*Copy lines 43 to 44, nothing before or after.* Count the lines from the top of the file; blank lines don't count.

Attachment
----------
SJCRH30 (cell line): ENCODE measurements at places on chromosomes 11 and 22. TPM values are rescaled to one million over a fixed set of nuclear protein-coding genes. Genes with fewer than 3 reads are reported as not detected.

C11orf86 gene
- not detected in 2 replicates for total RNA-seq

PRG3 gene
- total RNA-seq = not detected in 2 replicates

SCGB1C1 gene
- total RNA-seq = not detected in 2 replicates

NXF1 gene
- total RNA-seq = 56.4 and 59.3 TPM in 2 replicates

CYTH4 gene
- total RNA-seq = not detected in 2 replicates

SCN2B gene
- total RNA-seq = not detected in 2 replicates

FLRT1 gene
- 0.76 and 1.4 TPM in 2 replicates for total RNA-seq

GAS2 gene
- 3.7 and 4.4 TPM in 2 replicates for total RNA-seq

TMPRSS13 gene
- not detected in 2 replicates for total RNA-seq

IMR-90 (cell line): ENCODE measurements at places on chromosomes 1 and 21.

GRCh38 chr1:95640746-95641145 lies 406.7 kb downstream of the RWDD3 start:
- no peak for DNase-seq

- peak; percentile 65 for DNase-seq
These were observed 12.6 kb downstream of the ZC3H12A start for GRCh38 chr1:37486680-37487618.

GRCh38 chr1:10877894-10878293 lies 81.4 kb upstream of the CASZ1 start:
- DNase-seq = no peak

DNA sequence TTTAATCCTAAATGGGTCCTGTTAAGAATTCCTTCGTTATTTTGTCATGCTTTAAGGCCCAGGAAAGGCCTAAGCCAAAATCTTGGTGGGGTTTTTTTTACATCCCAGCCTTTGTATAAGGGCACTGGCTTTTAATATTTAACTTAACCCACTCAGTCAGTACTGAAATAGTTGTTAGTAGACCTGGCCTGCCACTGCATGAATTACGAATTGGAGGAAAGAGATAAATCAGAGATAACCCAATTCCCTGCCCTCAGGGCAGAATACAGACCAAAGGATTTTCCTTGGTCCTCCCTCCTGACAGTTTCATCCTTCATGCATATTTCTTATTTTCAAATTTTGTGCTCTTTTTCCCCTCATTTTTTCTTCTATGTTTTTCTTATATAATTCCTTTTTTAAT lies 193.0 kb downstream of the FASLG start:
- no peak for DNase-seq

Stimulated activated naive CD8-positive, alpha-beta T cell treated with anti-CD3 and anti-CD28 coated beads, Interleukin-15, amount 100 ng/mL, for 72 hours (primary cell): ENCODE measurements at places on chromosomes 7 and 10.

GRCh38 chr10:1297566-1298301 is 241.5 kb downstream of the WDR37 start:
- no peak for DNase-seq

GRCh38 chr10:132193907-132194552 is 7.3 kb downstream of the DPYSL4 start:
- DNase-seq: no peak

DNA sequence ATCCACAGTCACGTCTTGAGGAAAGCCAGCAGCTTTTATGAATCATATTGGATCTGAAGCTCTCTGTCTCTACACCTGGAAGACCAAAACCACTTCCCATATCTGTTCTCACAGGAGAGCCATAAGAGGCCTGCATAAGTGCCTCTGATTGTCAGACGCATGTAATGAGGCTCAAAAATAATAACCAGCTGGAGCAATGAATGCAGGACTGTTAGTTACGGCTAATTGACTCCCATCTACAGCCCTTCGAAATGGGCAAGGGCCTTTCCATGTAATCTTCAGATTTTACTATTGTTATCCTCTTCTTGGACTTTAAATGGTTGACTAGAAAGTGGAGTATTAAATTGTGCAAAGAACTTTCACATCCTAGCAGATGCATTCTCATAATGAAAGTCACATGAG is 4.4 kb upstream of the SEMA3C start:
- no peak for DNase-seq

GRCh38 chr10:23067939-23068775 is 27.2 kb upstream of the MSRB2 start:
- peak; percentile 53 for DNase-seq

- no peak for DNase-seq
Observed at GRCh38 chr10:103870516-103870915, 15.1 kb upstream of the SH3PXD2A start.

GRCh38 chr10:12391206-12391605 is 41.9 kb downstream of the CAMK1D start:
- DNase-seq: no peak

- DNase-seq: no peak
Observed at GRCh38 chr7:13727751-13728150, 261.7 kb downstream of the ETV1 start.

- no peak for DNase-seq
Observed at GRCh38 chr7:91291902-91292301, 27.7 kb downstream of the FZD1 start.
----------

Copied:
Observed at GRCh38 chr7:13727751-13728150, 261.7 kb downstream of the ETV1 start.

- no peak for DNase-seq